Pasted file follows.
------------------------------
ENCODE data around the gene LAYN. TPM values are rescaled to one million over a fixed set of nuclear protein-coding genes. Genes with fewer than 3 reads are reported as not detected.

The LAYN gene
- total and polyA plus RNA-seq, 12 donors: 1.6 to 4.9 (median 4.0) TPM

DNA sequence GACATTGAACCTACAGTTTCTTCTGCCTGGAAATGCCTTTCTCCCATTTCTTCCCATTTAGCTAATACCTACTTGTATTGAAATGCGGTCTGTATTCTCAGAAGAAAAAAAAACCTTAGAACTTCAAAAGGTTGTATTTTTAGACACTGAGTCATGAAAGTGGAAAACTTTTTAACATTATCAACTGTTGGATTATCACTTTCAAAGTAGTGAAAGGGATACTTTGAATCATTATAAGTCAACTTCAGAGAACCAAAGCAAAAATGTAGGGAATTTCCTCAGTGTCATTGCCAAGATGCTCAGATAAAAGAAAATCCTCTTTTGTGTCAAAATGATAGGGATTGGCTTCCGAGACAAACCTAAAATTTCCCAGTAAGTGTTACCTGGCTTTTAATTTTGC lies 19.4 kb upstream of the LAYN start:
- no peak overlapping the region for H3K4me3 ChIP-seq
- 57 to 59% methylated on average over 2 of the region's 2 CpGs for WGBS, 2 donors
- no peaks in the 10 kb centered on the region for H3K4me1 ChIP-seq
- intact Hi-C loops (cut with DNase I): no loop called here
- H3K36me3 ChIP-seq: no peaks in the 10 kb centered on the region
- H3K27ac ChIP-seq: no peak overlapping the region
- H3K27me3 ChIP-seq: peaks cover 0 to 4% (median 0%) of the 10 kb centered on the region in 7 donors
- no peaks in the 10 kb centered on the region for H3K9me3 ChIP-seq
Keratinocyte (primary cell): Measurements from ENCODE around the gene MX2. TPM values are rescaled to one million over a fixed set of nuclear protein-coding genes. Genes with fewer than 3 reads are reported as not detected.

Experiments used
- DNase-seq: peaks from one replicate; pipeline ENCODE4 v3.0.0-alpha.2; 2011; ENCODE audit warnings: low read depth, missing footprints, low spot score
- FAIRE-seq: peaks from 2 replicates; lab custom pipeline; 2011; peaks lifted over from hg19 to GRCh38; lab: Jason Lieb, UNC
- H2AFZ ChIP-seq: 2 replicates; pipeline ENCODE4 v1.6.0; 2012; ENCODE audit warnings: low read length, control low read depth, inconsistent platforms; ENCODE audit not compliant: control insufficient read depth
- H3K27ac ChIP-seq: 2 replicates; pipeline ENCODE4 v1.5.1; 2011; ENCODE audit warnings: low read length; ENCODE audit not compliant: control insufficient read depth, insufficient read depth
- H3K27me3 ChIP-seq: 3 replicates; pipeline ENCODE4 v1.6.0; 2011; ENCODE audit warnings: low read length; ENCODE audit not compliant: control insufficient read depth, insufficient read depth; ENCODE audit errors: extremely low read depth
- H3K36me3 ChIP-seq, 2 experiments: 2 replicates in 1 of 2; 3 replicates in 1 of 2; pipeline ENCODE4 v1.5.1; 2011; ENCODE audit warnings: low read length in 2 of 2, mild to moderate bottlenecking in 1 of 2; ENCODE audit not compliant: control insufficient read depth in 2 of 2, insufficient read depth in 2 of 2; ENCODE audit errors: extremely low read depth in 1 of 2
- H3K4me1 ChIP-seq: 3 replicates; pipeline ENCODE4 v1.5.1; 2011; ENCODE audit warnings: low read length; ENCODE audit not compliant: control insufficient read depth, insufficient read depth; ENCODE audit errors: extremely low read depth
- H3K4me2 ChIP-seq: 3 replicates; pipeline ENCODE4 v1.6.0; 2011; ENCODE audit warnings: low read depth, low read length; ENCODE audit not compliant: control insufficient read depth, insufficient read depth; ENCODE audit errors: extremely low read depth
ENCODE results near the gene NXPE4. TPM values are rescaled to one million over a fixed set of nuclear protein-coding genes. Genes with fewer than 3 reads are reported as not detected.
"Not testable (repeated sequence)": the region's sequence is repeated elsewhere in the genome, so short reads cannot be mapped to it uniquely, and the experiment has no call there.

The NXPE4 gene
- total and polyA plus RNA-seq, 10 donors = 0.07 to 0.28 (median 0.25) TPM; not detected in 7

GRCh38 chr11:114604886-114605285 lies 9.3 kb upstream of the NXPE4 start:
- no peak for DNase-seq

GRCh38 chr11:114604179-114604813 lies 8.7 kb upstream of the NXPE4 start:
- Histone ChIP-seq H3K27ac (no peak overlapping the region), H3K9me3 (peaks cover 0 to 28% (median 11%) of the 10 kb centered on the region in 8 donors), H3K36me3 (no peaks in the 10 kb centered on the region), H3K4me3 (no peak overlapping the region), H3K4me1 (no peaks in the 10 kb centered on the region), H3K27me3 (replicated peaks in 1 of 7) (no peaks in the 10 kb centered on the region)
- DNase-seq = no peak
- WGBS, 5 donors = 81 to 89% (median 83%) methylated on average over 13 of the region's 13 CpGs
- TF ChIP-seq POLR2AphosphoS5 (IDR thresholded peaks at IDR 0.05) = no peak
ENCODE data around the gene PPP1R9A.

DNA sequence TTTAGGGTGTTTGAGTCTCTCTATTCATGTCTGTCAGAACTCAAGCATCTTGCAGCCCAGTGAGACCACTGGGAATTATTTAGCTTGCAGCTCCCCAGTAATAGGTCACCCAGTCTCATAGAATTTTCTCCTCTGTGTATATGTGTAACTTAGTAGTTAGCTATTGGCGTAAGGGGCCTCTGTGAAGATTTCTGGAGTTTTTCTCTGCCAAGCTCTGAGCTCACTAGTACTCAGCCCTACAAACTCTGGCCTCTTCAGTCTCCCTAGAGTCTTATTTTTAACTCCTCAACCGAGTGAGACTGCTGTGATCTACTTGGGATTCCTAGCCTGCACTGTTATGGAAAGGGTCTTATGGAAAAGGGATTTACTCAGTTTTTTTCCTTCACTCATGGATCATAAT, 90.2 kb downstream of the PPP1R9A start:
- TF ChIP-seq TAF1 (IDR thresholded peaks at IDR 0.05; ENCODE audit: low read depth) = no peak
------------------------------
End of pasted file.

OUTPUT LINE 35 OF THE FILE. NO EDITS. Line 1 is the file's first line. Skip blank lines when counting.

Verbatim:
DNA sequence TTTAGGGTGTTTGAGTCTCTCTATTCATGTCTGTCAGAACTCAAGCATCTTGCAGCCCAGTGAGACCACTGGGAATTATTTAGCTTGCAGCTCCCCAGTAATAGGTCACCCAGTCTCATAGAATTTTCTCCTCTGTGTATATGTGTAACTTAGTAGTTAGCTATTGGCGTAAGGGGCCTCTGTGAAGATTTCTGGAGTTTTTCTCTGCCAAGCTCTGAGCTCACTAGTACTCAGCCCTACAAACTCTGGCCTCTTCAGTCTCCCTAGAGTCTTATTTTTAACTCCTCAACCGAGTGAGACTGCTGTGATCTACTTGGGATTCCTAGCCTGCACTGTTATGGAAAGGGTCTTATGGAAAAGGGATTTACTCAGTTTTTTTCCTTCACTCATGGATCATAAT, 90.2 kb downstream of the PPP1R9A start: